Yesterday, at their Special Event Presentation, Apple announced a partnership with Goldman Sachs and Mastercard to bring us a new kind of credit card in the Apple Card.
Here we’ve taken the briefest of tours of its features to bring them to the forefront of the mind of any retailer wanting to be sure they are embracing technology that can aid consumers in their purchasing both online and in-store.
Read the original article here, or find our more about Apple Pay before reading what we think about this latest Apple news:
Building on Apple Pay
Apple Pay is something that most retailers are familiar with now, or certainly should be. A staggering stat shared yesterday boasted of 10 billion Apple Pay transactions in 2019…and we’re only just getting to April. In a nutshell, Apple Pay enables a payment method to be linked to a compatible iOS device for contactless and web payments using Touch ID or Face ID as authentication.
Ease and Security
Apple Card is billed as a new service that “builds on the incredible ease and security that millions of people love about Apple Pay”, which seems a sensible direction to go in. The ease is fairly self-explanatory (and if not, check out the article linked above); the security builds on the two-factor authentication (which has already opened up mobile payments above the £30 limit in the UK) and the unique device and transaction codes.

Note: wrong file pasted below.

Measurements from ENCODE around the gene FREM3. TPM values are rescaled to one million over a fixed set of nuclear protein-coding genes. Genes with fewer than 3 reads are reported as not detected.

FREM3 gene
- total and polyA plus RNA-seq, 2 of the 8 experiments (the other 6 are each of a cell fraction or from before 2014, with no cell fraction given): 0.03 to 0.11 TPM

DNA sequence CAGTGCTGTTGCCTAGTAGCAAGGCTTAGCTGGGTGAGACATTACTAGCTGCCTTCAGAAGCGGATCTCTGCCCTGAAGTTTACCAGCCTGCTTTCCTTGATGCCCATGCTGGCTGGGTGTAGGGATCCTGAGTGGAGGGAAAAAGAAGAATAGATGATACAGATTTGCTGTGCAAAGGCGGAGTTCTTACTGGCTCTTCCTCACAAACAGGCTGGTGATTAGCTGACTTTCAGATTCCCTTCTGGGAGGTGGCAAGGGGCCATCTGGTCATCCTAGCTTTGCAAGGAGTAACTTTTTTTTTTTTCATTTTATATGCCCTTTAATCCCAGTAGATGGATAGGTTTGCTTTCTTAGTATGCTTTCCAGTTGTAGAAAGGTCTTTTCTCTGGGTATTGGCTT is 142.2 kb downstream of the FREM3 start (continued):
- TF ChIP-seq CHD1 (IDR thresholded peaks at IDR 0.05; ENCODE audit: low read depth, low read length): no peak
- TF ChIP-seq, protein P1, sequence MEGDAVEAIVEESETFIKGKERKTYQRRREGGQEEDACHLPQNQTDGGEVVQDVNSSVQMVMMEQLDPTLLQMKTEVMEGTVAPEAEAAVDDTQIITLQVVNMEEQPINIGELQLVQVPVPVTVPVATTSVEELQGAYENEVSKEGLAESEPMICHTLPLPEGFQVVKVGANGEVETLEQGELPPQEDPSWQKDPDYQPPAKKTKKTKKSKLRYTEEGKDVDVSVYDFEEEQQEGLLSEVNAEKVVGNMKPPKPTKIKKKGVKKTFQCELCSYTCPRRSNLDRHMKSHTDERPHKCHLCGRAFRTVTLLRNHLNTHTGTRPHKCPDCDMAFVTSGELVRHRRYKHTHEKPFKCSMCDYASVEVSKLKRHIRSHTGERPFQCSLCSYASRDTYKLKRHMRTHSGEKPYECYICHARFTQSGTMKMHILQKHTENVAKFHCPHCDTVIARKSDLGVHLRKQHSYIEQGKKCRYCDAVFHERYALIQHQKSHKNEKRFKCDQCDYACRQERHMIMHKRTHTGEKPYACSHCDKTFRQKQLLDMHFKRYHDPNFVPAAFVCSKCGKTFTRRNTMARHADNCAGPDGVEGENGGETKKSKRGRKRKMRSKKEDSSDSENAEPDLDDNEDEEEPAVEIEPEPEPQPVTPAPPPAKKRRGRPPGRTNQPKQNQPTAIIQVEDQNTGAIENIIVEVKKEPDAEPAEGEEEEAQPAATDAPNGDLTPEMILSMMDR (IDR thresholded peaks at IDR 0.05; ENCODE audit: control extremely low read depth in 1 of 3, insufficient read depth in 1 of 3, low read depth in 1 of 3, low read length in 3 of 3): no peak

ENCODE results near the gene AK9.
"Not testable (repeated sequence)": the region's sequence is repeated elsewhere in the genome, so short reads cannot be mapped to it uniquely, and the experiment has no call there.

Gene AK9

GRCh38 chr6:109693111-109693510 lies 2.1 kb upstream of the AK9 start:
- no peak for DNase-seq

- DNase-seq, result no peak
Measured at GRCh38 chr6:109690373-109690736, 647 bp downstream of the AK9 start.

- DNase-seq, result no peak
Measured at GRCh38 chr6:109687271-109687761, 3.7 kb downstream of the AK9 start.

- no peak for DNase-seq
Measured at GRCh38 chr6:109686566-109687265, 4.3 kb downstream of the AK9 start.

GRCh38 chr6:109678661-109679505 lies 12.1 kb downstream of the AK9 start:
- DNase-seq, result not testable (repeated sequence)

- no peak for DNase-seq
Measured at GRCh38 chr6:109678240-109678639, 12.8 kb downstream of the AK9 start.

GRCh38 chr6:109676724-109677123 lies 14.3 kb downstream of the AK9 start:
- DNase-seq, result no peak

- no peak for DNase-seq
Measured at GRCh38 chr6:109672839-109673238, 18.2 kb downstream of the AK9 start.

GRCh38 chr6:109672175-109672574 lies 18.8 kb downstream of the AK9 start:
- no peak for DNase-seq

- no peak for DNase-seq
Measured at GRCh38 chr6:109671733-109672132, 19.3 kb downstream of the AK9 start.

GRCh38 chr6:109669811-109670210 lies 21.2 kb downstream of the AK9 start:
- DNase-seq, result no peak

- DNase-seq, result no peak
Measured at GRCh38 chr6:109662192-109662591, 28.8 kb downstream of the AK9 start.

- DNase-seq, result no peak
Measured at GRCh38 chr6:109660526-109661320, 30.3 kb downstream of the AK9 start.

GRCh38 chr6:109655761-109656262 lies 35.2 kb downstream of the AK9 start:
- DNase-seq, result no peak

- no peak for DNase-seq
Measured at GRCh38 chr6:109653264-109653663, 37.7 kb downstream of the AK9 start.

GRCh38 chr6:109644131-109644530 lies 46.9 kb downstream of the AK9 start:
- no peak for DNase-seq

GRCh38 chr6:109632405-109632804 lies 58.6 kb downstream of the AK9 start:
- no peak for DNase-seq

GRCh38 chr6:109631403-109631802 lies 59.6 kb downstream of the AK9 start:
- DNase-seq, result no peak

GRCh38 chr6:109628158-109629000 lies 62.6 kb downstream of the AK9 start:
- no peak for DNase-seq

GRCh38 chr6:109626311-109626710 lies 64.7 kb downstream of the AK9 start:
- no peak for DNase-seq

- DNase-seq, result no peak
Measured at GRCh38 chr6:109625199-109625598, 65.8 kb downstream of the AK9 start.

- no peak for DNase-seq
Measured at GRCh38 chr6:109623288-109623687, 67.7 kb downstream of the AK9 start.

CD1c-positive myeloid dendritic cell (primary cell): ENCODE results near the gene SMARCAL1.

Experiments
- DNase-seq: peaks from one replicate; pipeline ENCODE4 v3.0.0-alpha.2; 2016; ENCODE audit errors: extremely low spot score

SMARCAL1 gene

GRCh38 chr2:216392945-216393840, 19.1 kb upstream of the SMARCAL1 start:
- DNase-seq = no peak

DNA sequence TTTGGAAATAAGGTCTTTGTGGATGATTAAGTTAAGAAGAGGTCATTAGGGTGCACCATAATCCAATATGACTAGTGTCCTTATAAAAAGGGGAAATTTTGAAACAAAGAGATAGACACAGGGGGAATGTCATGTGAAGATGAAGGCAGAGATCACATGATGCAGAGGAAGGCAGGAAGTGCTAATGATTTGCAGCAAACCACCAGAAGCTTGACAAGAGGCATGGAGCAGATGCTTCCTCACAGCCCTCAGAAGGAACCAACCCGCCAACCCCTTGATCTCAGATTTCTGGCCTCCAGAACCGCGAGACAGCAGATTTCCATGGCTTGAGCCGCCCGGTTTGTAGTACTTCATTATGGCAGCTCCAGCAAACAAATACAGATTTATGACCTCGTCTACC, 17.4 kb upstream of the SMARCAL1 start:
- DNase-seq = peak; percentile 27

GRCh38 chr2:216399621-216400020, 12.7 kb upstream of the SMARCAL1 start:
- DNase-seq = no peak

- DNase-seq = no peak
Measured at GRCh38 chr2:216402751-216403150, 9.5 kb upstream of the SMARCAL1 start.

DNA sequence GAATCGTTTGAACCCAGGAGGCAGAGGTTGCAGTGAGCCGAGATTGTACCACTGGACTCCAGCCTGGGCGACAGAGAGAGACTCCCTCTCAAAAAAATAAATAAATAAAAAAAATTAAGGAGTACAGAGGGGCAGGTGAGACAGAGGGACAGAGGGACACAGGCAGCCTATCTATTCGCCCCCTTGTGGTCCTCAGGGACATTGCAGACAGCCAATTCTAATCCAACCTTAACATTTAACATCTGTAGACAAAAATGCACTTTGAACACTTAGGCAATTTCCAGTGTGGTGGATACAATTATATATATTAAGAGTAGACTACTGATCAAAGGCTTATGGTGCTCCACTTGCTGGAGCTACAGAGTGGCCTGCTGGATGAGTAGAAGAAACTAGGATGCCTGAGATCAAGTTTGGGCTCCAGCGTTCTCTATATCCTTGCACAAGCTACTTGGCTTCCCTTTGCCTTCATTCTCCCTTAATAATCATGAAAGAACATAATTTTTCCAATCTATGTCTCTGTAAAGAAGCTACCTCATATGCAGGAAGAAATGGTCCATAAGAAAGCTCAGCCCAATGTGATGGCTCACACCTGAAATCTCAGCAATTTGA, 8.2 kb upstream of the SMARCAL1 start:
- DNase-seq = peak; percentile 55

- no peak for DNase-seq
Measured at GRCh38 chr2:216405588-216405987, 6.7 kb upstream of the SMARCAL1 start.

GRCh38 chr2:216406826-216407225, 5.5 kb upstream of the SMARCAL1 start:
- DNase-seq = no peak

Titanium for Backup
The card details are not even shown on the physical card that you are provided with as a back-up. All of the data is in the Wallet app on the iPhone. The card itself is a back-up for stores that don’t, yet (note the confidence of that word), accept Apple Pay.
In order to encourage use of the card through Apple Pay, a rewards scheme allows cardholders to earn Daily Cash. At the level of 3% for Apple purchases, 2% for other merchants paid via Apple Pay and 1% for other purchases made with the physical card, Apple reward spending with cash onto an Apple Cash card. This can be redeemed as cash — no collecting points and complicated conversions or redemptions.
Keep an eye on spending
No fees (though rates and eligibility are yet to be clarified) and a clear view of spending also add to the ease being designed-in to this card. As well as showing you exactly what interest you are accruing and how this would change based on what payments you make at any given time, Apple say they want to encourage you not to accrue interest. There is also a handy feature that builds in the ability to see exactly where a transaction was made by pinpointing it in maps.
Time to Embrace Apple Pay?
There are, of course, more Android than iOS users worldwide, but that doesn’t mean that you can afford to ignore this bold step by Apple. The partnership itself with Goldman Sachs, who have never before issued a consumer credit card, speaks of the intent of this card.
Even in the relatively short time that Apple Pay has been available, it’s easy to take this option for granted if you are an Apple device user and the lack of this option can seem like friction in the purchasing process. The introduction of Apple Card means that the expectations around the availability of Apple Pay are only likely to increase and so now really is the time to be sure that you are on board if it could ease the journey to conversion for your customers.
Apple are confident. Are you?